In Bridget Jones’s Diary (2001), the gaffe-prone protagonist negotiated an obstacle course of minor humiliations before she could scramble over the rainbow with her white knight. Improbably, the sequel only ups the ante on its predecessor’s comedy-of-embarrassment quotient. Bridget skydives into a pigpen. Bridget slides off a skylight. Bridget arrives at a party unwittingly slathered in blusher. Bridget falls off a ski lift. Since none of her slapstick blundering can darken the fond gaze of new beau Mark Darcy—the “total sex god and human rights lawyer”—Bridget Jones: The Edge of Reason strains to justify its existence and sow the necessary discontent between Bridget and Mark (Renée Zellweger and Colin Firth). She finally wipes that indulgent smile off her swain’s gorgeous mug after he admits to their respective parents that, actually, no, after less than two months together, they’re not exactly thinking about marriage yet. According to Bridget, Mark’s inability to make out the sound of wedding bells in the near distance indicates he will “never muster the strength to fight” for her.
That’s quite literally untrue—Mark inevitably dukes it out with rival Daniel Cleaver (Hugh Grant), the handsome bastard with the rapier wit. Then Bridget learns an important lesson about relationships when she lands in a Thai jail on a mistaken drug charge: Upon hearing about her fellow prisoners’ travails with boyfriends who beat them up and pimp them out, Bridget comes to the hard-earned realization that matters romantic with Mark can’t be so very bad after all, and leads her new, funny-accented friends in a rendition of “Like a Virgin.” (Edge of Reason teems with mallet-to-skull song cues: “Everlasting Love,” “Crazy in Love,” “I’m Not in Love,” etc.)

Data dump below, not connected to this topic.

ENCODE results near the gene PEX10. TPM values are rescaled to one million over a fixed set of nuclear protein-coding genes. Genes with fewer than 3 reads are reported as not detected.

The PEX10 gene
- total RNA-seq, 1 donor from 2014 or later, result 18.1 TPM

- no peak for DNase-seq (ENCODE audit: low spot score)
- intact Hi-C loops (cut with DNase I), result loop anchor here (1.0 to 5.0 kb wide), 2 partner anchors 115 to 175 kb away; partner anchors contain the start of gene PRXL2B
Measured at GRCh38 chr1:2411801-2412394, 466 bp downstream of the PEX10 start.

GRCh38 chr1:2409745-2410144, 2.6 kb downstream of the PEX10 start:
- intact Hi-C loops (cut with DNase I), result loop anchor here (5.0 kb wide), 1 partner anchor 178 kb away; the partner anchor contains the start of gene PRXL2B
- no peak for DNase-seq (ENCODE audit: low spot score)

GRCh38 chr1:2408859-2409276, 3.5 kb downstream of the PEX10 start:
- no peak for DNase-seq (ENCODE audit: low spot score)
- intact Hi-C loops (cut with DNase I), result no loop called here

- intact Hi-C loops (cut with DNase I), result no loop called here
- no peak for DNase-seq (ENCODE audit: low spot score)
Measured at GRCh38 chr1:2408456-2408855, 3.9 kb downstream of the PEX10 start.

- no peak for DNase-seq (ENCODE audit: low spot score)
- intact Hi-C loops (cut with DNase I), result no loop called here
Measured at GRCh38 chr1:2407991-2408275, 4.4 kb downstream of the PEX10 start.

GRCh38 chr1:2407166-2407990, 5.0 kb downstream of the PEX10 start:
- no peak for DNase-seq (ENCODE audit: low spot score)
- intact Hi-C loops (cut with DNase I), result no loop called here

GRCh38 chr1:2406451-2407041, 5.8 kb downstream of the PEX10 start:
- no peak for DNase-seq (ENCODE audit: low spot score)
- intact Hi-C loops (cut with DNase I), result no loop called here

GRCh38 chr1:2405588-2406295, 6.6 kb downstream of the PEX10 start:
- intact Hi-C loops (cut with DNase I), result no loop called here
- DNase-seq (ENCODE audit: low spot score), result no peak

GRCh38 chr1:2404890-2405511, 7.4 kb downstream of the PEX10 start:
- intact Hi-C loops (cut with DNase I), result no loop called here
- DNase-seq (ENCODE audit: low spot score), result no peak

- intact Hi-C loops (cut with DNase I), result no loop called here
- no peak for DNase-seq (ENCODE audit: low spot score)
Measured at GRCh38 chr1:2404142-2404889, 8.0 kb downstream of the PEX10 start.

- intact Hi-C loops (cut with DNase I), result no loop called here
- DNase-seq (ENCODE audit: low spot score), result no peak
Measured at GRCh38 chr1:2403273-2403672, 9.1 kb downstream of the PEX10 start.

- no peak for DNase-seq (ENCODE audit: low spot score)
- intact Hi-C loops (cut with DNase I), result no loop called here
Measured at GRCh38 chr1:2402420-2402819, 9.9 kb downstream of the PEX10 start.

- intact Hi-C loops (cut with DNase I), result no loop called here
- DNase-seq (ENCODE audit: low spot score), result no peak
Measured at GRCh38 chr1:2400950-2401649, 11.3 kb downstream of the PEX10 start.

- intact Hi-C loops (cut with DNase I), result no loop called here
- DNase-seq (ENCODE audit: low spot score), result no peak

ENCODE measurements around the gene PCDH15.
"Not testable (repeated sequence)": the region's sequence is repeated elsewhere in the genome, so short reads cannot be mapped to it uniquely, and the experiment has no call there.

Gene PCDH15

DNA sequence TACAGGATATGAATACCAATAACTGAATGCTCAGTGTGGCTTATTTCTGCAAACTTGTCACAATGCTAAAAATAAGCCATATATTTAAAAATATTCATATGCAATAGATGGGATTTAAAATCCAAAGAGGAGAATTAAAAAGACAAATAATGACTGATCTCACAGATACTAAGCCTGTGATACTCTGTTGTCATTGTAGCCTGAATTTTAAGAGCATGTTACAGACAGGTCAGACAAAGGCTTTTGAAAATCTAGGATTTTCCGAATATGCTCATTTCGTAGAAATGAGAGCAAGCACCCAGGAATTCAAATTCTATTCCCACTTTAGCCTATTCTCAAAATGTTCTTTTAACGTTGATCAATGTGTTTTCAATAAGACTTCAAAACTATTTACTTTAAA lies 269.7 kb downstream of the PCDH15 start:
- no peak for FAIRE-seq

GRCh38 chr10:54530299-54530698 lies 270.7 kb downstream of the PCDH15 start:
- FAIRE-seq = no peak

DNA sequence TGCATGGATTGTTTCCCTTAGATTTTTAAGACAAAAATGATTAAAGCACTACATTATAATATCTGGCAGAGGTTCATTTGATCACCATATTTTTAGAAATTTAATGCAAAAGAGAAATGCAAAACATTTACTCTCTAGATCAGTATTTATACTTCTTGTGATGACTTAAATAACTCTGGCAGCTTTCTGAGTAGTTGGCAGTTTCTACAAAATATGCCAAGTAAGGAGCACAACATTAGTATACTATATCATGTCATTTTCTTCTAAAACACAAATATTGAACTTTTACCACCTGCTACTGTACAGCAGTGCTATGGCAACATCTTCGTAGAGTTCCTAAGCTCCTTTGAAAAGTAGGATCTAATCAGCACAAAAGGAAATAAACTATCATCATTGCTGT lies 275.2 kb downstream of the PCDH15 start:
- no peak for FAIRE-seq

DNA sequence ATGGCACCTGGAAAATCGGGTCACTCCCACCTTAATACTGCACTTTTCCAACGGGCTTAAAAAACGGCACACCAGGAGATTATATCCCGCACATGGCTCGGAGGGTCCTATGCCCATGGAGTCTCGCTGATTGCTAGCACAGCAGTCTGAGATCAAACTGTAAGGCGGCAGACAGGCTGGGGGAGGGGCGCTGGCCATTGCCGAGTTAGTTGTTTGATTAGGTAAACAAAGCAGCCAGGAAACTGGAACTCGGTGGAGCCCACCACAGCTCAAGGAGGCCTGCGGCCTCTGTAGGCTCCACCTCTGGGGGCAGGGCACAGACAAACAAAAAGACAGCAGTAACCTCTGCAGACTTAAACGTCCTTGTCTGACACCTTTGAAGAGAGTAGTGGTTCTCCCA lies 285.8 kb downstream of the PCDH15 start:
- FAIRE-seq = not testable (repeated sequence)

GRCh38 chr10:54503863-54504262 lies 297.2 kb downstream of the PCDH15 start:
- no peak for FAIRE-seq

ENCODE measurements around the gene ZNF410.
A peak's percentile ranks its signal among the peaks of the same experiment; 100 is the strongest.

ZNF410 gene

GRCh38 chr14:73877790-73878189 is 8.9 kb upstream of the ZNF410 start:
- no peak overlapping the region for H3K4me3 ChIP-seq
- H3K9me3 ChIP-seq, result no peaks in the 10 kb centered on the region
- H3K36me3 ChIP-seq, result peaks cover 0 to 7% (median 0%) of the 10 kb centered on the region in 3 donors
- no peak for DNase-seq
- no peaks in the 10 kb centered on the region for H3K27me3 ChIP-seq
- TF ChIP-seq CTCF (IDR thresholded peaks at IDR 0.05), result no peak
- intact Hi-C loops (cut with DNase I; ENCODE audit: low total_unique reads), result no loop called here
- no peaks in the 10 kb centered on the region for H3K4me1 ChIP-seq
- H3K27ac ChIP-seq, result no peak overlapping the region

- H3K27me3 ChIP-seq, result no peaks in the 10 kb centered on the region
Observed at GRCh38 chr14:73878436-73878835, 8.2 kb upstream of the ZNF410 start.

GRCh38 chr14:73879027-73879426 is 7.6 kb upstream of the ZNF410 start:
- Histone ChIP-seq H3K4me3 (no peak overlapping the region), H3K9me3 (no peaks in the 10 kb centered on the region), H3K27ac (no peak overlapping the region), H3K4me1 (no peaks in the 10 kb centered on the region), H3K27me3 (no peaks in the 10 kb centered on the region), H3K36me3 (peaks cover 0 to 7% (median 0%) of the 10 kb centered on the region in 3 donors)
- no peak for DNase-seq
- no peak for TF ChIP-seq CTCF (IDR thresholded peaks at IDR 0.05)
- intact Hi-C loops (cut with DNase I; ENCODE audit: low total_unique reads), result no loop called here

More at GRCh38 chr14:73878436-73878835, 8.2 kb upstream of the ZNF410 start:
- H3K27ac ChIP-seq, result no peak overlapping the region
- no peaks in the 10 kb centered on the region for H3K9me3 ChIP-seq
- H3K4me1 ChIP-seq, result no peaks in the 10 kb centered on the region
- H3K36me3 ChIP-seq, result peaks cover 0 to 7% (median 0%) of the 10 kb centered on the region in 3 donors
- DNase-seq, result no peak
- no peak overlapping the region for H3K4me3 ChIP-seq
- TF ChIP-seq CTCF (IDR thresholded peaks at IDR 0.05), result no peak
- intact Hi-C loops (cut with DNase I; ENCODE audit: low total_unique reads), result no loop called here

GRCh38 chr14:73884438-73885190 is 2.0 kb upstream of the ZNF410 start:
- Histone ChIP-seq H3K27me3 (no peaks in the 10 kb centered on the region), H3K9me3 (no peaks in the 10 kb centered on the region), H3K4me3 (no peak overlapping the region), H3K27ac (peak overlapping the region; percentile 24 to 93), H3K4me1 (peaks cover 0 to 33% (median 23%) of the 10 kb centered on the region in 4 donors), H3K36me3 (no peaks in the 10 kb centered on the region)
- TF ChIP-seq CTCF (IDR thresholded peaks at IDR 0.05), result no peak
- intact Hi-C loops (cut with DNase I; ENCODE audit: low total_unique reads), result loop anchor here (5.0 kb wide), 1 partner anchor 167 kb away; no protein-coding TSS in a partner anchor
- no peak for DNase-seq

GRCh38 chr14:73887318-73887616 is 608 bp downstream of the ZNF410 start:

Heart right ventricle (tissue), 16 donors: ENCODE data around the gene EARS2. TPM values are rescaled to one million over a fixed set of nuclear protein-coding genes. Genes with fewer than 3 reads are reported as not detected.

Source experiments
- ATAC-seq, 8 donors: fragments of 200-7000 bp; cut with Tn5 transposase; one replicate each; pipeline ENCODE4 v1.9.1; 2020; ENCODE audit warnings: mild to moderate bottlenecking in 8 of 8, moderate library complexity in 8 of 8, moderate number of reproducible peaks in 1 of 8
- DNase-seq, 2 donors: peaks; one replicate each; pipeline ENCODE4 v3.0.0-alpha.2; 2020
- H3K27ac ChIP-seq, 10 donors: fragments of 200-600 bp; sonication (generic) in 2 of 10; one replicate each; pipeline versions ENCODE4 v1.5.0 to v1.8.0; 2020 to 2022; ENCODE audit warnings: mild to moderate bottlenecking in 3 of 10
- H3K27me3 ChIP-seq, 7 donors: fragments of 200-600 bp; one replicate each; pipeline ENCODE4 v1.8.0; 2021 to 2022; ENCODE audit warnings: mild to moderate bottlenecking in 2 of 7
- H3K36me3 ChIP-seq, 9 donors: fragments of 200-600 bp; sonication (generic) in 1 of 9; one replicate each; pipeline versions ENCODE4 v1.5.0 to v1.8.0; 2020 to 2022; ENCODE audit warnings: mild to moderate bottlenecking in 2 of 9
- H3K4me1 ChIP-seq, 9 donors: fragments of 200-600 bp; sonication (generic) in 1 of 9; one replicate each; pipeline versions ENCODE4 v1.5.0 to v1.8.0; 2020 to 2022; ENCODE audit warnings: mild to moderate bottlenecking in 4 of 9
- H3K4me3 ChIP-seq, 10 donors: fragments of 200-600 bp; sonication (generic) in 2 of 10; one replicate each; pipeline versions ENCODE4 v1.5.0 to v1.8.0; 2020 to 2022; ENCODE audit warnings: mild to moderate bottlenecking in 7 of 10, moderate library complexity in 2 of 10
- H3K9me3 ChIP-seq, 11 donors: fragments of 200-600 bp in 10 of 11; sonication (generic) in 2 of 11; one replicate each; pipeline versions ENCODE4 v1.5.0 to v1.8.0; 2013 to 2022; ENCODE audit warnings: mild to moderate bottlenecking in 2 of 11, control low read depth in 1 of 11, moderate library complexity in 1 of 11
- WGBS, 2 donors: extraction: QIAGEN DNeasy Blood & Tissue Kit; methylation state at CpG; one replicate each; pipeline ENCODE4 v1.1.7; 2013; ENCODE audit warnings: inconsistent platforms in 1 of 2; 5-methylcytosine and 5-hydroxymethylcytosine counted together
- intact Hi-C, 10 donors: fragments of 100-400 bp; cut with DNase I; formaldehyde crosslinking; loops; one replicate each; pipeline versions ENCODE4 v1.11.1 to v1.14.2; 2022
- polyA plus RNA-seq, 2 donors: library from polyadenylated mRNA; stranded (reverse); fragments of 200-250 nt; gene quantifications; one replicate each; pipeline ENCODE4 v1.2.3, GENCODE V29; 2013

Everybody loves Bridget. Undaunted Mark adores Bridget. His colleague Rebecca has the secret hots for Bridget. Cleaver says Bridget is the best shag ever. Bridget’s friends rotate like moons around Bridget’s sun, emitting Nancy Reagan lunar beams of encouragement Bridget’s way. All this unaccountable admiration is bestowed upon the ne plus ultra of the regressive rom-com heroine, a thirtysomething who displays the rudimentary motor functions, raging id, and darling pucker of a cuddly infant. She could coo and squall and spit up on herself, and her inner circle would rush to give her a bath and some fresh jammies, warm from the dryer.
I look forward to Bridget Jones: Face-First Into the Wedding Cake and Bridget Jones: Dropping the Baby.